4.2 – Ruth Harcourt, Samuel, Emily, Walter, Clara and Jack Clegg

This post will primarily focus on Jack Clegg, one of the subjects of our 2023 Holocaust Memorial Day tour. This family had links to many other important Todmorden figures via Ruth marrying Johnson A. Harcourt, himself linked to Geoff Love, but that’s for a later update.

At the base of this grave there is mention of Walter and Clara’s son Jack, who was “reported missing” on 27th April 1943 aged 22. We do know where he died, however. Our story really begins with Jack’s father, Walter Clegg, who was born at Lobb Mill Arches, Todmorden on 18th August 1893. His mother Clara Waddington was born in Burnley on 19th September 1893. On 19th November 1919, a year after the end of the Great War, Walter and Clara married, actually here at Christ Church. Walter was a cotton twister living at Bath Street, and Clara a weaver living at Nuttall Street. Honest origins—a proper working class Tod family. The wedding was probably a modest affair, but it would bring us all a hero.

In April 1921 their son Jack was born, and then a few years later in 1926 their daughter Iris Dorethea arrived. By 1939 when Jack would have been 18 or so, the family had moved to Castle Lane, and their father was now the Local Authority Assistant School Attendance Officer, as well as serving with the Air Raid Precautions Service with the Ambulances. Clara continued as a Cotton Weaver. Jack grew up to follow in his parents’ footsteps as a working class lad—a picker maker. At some point in the early 1940s Jack had met a young lady, Margaret Chambers, from Leeds, and in March 1943 when Jack was a mere 22 years old they were married.

In 1942 Jack joined the RAF Volunteer Reserve and initially was posted to Canada to train as a pilot. This was highly skilled and tough training, and having failed to meet the standard, he retrained as an air gunner. Sgt Jack Clegg (656810) became operational in April 1943, joining 76 Squadron at RAF Linton-on-Ouse, North Yorkshire, assigned to Bomber Command. On 27th April 1943, a month after he married Margaret, Jack was part of the crew of a Handley Page Halifax Heavy Bomber on a raid to Duisburg. This was likely to have been his first mission. The crew, like many others, was international, with a pilot from New Zealand, an air gunner from Canada, as well as 5 from the UK. On the journey out, over the North Sea, the plane encountered a BF110 night fighter bomber, and took damage. It started to dive, with the pilot struggling for control. As the plane lost altitude, it was caught in searchlights West of Amsterdam, and received further flack damage, putting it past hope. What thoughts went through the heads of these young men? Did Jack think of Margaret with his last moments? Among the smoke and flames, the chaos in the dark skies, do you panic or do you not have time? With 2 engines out, and fire on board, the pilot was unable to keep the plane in the air.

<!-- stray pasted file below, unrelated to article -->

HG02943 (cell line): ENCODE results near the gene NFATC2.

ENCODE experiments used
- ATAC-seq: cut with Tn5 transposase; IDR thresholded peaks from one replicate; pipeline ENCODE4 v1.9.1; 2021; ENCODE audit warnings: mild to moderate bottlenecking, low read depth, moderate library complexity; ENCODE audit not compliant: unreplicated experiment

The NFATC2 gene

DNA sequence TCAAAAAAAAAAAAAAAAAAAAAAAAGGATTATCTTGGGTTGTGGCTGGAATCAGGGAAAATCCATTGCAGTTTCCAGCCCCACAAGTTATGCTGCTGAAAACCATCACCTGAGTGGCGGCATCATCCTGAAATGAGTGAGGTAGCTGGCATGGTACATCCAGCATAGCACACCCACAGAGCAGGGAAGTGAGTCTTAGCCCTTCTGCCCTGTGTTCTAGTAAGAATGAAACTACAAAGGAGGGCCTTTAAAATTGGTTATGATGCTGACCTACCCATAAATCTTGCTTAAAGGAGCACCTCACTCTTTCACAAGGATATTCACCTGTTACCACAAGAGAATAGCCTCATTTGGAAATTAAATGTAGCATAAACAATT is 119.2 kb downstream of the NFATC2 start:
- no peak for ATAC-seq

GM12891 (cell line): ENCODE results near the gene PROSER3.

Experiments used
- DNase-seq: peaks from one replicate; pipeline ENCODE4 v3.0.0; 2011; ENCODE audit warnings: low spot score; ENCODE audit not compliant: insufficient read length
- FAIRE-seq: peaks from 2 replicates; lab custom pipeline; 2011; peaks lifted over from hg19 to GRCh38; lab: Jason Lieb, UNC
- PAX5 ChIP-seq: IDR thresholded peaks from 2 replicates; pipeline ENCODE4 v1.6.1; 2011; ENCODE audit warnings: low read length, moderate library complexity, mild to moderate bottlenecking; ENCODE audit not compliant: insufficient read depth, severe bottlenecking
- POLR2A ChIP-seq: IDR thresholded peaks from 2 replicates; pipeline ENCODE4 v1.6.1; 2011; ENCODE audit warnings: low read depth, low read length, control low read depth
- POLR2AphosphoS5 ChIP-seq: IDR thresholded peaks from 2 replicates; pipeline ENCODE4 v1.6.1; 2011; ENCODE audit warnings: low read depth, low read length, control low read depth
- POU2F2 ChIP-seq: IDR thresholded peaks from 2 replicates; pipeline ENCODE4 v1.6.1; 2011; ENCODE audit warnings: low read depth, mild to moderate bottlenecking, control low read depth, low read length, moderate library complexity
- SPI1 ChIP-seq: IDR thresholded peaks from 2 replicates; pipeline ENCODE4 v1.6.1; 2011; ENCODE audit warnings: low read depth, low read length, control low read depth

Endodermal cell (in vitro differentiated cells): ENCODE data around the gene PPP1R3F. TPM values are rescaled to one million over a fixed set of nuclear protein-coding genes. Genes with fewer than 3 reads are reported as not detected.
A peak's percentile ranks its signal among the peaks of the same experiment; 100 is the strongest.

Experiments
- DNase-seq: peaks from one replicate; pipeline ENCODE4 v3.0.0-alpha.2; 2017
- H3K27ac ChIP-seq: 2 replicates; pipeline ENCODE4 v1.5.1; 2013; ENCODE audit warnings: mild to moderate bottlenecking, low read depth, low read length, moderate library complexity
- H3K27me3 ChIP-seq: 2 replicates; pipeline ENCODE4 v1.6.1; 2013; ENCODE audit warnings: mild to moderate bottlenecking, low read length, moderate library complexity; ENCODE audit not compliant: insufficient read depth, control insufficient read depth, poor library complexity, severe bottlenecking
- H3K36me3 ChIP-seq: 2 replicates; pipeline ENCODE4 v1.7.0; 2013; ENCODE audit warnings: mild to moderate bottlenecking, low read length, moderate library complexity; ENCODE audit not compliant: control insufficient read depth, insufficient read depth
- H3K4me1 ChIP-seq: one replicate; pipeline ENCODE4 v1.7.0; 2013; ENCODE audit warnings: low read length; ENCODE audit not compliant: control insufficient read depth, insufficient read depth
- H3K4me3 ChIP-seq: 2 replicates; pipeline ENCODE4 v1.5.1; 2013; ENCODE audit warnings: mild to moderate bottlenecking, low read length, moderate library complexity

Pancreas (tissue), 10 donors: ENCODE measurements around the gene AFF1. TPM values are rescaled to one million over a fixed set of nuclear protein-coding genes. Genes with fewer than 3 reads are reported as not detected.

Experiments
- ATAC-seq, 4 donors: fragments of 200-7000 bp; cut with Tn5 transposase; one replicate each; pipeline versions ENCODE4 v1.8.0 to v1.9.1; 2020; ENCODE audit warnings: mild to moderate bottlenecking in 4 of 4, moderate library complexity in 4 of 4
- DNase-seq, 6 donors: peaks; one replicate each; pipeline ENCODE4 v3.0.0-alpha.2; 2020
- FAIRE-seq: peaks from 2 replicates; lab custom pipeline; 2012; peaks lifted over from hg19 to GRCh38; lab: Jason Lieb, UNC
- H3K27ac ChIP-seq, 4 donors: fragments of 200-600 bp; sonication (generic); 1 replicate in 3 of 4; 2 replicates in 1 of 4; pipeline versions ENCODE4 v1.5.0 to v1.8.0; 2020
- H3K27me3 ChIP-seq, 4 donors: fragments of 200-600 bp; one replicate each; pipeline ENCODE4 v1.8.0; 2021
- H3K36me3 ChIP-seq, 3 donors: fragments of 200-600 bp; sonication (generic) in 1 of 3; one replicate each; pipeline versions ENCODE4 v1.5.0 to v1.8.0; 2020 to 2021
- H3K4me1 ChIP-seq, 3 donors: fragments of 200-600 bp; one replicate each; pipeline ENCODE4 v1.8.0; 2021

The crew surely knew that the Carlton Hotel below was being used as the local Luftwaffe headquarters, as well as lodgings for German Army officers. Did the pilot use his last efforts to at least bring the plane down where it would cause the most disruption to German forces? We will never know for certain, but they crashed in central Amsterdam just behind the Carlton Hotel. Tragically all 7 crew were killed. The impact also killed 7 civilians, and 3 German Army personnel.

In a brush with history, a young Jewish girl named Anne Frank was in hiding nearby. We all know her from the incredibly detailed and emotive diaries she kept throughout her time in hiding, and she mentions the crash in her diaries.

“The Carlton Hotel has been destroyed. Two British planes loaded with firebombs landed right on top of the German Officers’ Club. The entire corner of Vijzelstraat and Singel has gone up in flames. The number of air strikes on German cities is increasing daily. We haven’t had a good night’s rest in ages, and I have bags under my eyes from lack of sleep.

The 7 aircrew are buried together in Amsterdam New Eastern Cemetery, with the graves maintained by the Commonwealth War Graves Commission. Jack was survived by his parents, sister, and wife, who all kept his memory alive during their lifetimes. This mantle has now passed to his nieces (who are members of our group), and also the grandchildren of his wife Margaret, who now live in Australia. Although his body never came home, his memory is kept dear by those he left behind.

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